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Firearm Involvement in Delinquent Youth and Collateral Consequences in Young Adulthood: A Prospective Longitudinal Study

NCJ Number
Date Published
July 2018
14 pages
This is the Final Summary Overview of the first prospective longitudinal study to examine how exposure to firearms during adolescence predicts the perpetration and victimization of firearm violence through young adulthood.

The study involved a large and diverse random sample of juvenile detainees (N=1,829) that included youth processed as juveniles and transferred to adult court. Participants were first interviewed in the late 1990s and tracked and re-interviewed up to 13 times during the 16 years after detention, up to a median age of 32. Self-reported data and records on criminal activity, injury, and mortality were obtained, along with risk and protective factors known to influence perpetration and victimization. Differences sere noted by sex and race/ethnicity. Approximately 75 percent of males and 50 percent of females reported "easy access" to firearms prior to age 18. Nearly 75 percent of males and just over 25 percent of females reported "any use" of a firearm prior to age 18. Among males, both Hispanics and African-Americans were more likely than non-Hispanic Whites to have used firearms. Just over 25 percent of males and one-tenth of females reported being in a gang that carried firearms prior to age 18. Racial/ethnic differences were not statistically significant for males or females. Being threatened with a weapon prior to age 18 was common, and nearly 1 in 10 males and 3.3 percent of females had a gunshot injury prior to age 18. In adulthood (median age 32), 41.3 percent of males and 10.5 percent of females had perpetrated firearm violence. Firearm ownership in adulthood was prevalent. Prior research has shown that firearm violence spreads through social networks similar to how disease epidemics spread. This report advises that an aggressive approach to preventing firearm violence is needed, such as would be used to address any other public health crisis. 32 references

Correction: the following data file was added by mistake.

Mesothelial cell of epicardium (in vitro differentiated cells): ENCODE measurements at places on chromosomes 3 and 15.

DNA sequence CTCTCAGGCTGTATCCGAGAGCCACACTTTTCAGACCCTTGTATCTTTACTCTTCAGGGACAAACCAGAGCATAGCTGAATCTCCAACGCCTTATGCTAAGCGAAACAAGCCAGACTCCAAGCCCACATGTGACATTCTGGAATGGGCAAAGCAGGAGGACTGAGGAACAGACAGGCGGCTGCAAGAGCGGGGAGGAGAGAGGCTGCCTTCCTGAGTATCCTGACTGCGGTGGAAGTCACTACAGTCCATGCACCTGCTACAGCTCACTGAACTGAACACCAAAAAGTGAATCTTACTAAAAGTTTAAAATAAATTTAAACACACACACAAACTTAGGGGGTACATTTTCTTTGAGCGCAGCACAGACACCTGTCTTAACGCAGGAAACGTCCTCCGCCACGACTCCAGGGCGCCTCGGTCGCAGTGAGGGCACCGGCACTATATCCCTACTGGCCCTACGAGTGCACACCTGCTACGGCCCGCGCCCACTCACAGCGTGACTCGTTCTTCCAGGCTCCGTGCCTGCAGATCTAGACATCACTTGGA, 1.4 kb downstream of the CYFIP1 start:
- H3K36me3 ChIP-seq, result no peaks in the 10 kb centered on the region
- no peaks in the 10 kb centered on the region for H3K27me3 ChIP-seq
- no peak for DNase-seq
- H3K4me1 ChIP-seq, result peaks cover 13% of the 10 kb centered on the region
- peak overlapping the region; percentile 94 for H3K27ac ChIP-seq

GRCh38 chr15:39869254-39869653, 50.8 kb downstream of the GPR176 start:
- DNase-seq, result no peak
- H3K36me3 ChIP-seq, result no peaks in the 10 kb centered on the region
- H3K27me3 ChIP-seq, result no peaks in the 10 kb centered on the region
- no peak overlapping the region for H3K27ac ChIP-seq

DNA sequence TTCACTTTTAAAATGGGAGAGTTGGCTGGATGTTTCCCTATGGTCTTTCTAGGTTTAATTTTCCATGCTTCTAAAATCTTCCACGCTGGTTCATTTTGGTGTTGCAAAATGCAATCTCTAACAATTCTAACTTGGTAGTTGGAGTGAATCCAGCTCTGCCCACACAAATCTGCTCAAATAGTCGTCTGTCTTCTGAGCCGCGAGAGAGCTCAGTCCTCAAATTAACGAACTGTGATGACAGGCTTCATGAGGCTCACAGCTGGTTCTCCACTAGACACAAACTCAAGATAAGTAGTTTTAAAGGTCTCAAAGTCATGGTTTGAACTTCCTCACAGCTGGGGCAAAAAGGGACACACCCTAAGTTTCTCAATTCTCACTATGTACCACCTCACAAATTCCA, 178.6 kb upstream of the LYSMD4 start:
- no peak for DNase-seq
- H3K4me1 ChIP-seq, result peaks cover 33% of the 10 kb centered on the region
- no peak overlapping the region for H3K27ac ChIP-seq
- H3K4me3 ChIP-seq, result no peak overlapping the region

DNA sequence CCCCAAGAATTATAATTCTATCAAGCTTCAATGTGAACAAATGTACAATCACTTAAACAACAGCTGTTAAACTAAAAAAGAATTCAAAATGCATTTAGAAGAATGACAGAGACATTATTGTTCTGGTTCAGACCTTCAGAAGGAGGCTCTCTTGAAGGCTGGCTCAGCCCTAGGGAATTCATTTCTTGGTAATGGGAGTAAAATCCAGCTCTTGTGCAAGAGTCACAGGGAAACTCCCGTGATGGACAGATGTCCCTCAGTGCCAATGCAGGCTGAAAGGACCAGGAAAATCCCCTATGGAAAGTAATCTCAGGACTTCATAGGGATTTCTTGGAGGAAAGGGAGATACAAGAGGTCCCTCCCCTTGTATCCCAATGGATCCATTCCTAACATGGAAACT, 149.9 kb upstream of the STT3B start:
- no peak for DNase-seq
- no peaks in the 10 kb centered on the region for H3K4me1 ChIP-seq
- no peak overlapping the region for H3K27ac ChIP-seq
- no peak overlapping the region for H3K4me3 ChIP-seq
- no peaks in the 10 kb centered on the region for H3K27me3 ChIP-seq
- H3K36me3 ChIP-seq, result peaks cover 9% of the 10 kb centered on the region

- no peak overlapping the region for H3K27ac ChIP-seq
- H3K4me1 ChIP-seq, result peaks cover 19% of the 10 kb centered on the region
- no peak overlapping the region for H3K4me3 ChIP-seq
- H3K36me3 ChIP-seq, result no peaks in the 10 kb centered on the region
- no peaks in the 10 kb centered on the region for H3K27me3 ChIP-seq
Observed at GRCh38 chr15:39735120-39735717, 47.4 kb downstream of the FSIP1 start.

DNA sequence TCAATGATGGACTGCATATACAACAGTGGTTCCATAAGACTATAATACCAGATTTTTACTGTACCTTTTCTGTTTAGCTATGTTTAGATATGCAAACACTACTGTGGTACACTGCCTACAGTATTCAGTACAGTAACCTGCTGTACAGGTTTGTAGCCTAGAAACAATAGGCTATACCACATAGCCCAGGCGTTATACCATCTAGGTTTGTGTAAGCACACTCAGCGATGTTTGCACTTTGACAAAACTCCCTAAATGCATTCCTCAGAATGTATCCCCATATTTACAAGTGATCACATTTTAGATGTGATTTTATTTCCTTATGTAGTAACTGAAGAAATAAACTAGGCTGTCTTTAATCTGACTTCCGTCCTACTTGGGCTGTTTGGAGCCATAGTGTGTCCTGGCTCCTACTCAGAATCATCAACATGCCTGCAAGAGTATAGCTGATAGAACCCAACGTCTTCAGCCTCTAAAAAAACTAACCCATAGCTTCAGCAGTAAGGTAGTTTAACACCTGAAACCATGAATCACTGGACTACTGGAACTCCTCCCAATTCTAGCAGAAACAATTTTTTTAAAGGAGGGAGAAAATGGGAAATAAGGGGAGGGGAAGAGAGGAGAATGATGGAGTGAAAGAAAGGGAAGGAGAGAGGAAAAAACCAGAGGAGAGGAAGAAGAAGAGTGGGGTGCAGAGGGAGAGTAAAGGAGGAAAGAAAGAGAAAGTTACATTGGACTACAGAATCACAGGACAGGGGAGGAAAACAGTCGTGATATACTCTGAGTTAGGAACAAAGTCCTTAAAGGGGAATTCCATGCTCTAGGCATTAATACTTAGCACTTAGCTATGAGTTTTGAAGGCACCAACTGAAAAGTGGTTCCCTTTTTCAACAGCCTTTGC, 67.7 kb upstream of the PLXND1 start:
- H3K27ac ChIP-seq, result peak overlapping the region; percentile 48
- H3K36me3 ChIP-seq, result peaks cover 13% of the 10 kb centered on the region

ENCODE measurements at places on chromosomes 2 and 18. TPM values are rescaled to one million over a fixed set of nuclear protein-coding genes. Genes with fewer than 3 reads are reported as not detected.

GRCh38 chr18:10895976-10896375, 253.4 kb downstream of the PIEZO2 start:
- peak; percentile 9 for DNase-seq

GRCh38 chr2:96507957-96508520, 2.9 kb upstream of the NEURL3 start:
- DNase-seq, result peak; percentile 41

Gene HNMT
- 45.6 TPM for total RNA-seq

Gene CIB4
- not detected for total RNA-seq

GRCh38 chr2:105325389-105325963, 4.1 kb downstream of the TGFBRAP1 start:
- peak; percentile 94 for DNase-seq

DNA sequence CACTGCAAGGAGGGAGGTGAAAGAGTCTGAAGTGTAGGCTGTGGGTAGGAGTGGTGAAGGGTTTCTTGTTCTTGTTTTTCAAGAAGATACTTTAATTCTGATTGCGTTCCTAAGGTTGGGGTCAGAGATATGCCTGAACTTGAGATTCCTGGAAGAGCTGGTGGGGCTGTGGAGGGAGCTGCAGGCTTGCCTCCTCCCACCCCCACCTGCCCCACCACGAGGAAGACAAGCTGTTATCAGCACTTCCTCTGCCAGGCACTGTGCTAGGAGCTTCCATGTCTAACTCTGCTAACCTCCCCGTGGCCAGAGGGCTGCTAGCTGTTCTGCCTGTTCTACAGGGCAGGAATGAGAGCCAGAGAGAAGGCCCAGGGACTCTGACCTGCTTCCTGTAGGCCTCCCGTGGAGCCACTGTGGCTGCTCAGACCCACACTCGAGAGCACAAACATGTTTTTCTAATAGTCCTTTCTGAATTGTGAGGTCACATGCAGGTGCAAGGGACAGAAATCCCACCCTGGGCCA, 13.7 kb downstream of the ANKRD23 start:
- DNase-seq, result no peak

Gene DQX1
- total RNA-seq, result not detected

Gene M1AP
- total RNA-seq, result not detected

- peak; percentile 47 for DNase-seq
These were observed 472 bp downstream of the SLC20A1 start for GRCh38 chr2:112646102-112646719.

Date Published: July 1, 2018